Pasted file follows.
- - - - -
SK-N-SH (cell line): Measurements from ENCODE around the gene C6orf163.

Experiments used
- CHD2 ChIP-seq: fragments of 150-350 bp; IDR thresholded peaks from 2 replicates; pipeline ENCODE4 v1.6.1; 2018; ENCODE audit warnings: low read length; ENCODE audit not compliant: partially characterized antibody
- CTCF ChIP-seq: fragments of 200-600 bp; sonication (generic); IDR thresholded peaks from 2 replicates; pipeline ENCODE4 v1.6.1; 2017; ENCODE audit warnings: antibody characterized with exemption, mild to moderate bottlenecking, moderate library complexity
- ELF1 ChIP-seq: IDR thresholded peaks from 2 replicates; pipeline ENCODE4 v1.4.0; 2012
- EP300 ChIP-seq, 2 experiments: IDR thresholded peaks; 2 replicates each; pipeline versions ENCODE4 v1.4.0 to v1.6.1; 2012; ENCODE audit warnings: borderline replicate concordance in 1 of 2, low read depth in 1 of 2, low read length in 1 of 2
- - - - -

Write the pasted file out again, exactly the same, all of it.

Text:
SK-N-SH (cell line): Measurements from ENCODE around the gene C6orf163.

Experiments used
- CHD2 ChIP-seq: fragments of 150-350 bp; IDR thresholded peaks from 2 replicates; pipeline ENCODE4 v1.6.1; 2018; ENCODE audit warnings: low read length; ENCODE audit not compliant: partially characterized antibody
- CTCF ChIP-seq: fragments of 200-600 bp; sonication (generic); IDR thresholded peaks from 2 replicates; pipeline ENCODE4 v1.6.1; 2017; ENCODE audit warnings: antibody characterized with exemption, mild to moderate bottlenecking, moderate library complexity
- ELF1 ChIP-seq: IDR thresholded peaks from 2 replicates; pipeline ENCODE4 v1.4.0; 2012
- EP300 ChIP-seq, 2 experiments: IDR thresholded peaks; 2 replicates each; pipeline versions ENCODE4 v1.4.0 to v1.6.1; 2012; ENCODE audit warnings: borderline replicate concordance in 1 of 2, low read depth in 1 of 2, low read length in 1 of 2